The TCL Roku TV is a natural fit for the No. 1 Chinese television manufacturer's expansion into the Western marketplace. It joins the company, unfamiliar to many consumers outside of China, with the well-established Roku streaming platform.
We got a chance to channel surf using their app-filled offspring at CES 2014. Both the 48-inch TCL 48E4610R and the 55-inch TCL 55E4610R run the new smart TV operating system that Roku users should be immediately familiar with. That means apps like Netflix, Hulu Plus, Amazon Instant Video, YouTube, HBO Go and Crackle are all pinned to the customizable home screen.
What makes Roku even better is that it has just about every special interest streaming app too. From the more known food channel Chow and the anime channel Crunchyroll to the almost certainly unknown Vietnamese American Real Estate and esoteric sciences channel Occult TV, there's no shortage of content for niche audiences.
In fact, there are over 1,000 streaming apps here, giving Roku the ability to claim that its platform has "more streaming channels than other Smart TVs at CES... combined." Those bragging rights were previously confined to set-top boxes like the Roku 3 or a streaming USB stick the size of the Chromecast. Roku's integration directly into TVs like the TCL 48E4610R and 55E4610R gives you one more reason to consider its low-priced 1080p television sets.
Roku TV updates, new features
Television manufacturers haven't been the best arbiter of app channel curation and deal-making. Not next to a streaming leader like Roku, and frankly, that's why this partnership is in place. It's the apps we want combined we the fluid interface that just works.
So it's a relief to know that Roku is being put in charge of the entire software ecosystem. This includes updating the list of apps and providing firmware upgrades for new features. TCL, meanwhile, is doing what it does best: handling the manufacturing and distribution of the TVs.
One of the more exciting features that's going to be available from the start is a sleep timer. That wasn't possible when Roku was strictly an outside-of-the-box solution, yet forums posts prove it has been a highly requested feature from sleepy TV watchers. They've been looking for a way to turn off their TVs after a set period of time. It's a feature some TV manufacturers have sidelined over the years and it remains absent from most monitors that may be doubling as a Roku set-top box display for some people.
The TCL Roku TV takes the old-fashioned sleep timer one step further. Instead of just turning off the television in a flash, it counts backwards from 10 and fades both the visual and audio content in an oh-so-gentle fashion. That ensures the tired-out TV goer doesn't get woken by by the abrupt change in the darkened room. It can always be canceled within the 10 seconds in case your TV-watching cure for insomnia didn't work in the set period of time.
The Roku home screen is also the TV's home screen - there's no need to press the TV/Video button seven times in order to cycle through. Instead, options like Cable, Game and Blu-ray line the top of this main screen. As TCL and Roku put it as CES, this is to ensure the elimination of the "gray snow screen" that your parents only seem to turn to when the volume is set to 11. Like the gradual sleep timer, it makes for a more pleasant, less jarring viewing experience for TCL TV goers.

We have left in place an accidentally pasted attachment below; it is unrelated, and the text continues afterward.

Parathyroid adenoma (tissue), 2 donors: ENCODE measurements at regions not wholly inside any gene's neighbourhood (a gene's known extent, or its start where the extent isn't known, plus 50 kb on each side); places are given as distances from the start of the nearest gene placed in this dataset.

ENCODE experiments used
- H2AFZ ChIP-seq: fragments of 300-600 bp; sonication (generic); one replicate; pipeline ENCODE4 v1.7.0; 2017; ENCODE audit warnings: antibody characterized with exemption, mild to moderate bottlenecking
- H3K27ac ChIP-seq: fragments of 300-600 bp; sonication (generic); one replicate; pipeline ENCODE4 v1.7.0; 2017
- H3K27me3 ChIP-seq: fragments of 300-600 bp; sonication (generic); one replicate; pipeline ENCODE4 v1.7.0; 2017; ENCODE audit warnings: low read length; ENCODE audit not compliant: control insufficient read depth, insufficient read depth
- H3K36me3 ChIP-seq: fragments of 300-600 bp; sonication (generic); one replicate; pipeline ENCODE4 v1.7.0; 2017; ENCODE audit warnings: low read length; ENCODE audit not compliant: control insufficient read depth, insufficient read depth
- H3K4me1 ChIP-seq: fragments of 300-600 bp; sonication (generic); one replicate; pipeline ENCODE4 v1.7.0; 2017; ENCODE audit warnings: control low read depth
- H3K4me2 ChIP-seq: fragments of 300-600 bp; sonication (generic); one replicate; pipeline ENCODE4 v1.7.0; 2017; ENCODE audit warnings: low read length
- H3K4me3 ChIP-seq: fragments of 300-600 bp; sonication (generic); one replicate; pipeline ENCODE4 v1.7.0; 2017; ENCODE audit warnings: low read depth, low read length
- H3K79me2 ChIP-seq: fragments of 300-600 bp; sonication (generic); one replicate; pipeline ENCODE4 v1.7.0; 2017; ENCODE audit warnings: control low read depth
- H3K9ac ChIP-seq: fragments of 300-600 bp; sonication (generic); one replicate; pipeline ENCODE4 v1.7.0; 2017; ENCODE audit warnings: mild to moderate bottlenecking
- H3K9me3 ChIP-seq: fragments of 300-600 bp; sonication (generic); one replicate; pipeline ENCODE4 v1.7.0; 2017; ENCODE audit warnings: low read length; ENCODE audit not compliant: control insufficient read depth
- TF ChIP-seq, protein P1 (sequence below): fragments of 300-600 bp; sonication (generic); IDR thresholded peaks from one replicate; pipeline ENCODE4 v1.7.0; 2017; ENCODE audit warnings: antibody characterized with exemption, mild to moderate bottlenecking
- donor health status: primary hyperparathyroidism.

TCL Roku TV specs, remote
Just because TCL's flat-panel televisions are affordable doesn't mean they're short on specs. Beyond the Roku TV enhancements, both the 48E4610R and the larger 55E4610R are backed by a full 1080p resolution and Direct LED technology.
Refresh rates and black levels for these HDTVs are also good with 120Hz Clear Motion Index and a 5,000,000:1 contrast ratio.
There are three HDMI ports around back along with 1 USB port, an optical audio S/PDIF port and a headphone jack. Older yellow, red and white composite cable input connections are there too.
The TCL reaches as far back as supporting a coaxial connection in the back. Over-the-air HD antenna, cable or satellite coaxial cables can also be hooked up directly to the TV thanks to this often sidelined feature.
The remote, while not finalized, looks and feels exactly like a Roku remote control. It's small, black and features purple directional buttons. Drawings for the finalized version indicate red power button at the top, a volume rocker and mute button on the side (like a cell phone).
There are also three slots for custom apps. Previous Roku remotes have featured Netflix, Pandora and Crackle in these spots.
The TCL Roku TV is exactly what we want from a multimedia perspective. Its app-filled menus are easy to navigate thanks to the Chinese company's decision to offload the software to the software experts at Roku. Makes sense, right? We really cringe whenever we see manufacturers try to do it on their own and it turns out to be a buggy and painfully slow mess.
The apps here are plentiful, while the remote's buttons are thankfully not. TV manufacturers tend to go overboard when TV is meant to be a relaxing experience. The price shouldn't be outrageously excessive either, though we're still waiting for the final cost of both TV models.
What you won't get here is the Roku streaming experience on your first 4K UHDTV and even a curved TV at that. CES 2014 was home to these newer technologies and TCL itself was boasting both UHDTVs and curved sets. The company expressed its desire to extend its Roku integration into other lines, but for now it's starting with what are bound to be price-appropriate 1080p LED-lit HDTVs this fall.